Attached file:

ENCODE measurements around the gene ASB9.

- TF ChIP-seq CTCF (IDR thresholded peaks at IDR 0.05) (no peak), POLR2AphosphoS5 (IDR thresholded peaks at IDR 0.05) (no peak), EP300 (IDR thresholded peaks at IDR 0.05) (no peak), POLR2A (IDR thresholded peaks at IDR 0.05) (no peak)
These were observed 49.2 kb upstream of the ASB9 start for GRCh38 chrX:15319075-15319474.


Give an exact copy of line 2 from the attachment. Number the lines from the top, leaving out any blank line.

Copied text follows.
- TF ChIP-seq CTCF (IDR thresholded peaks at IDR 0.05) (no peak), POLR2AphosphoS5 (IDR thresholded peaks at IDR 0.05) (no peak), EP300 (IDR thresholded peaks at IDR 0.05) (no peak), POLR2A (IDR thresholded peaks at IDR 0.05) (no peak)